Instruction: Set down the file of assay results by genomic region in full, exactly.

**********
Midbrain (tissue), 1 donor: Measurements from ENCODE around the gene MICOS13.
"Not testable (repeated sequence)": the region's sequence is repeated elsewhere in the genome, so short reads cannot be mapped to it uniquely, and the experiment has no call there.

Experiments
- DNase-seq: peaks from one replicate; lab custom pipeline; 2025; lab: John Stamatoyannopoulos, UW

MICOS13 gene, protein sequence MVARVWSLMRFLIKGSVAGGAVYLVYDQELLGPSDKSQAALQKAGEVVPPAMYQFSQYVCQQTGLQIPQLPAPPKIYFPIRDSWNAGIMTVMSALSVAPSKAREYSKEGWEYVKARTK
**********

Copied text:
Midbrain (tissue), 1 donor: Measurements from ENCODE around the gene MICOS13.
"Not testable (repeated sequence)": the region's sequence is repeated elsewhere in the genome, so short reads cannot be mapped to it uniquely, and the experiment has no call there.

Experiments
- DNase-seq: peaks from one replicate; lab custom pipeline; 2025; lab: John Stamatoyannopoulos, UW

MICOS13 gene, protein sequence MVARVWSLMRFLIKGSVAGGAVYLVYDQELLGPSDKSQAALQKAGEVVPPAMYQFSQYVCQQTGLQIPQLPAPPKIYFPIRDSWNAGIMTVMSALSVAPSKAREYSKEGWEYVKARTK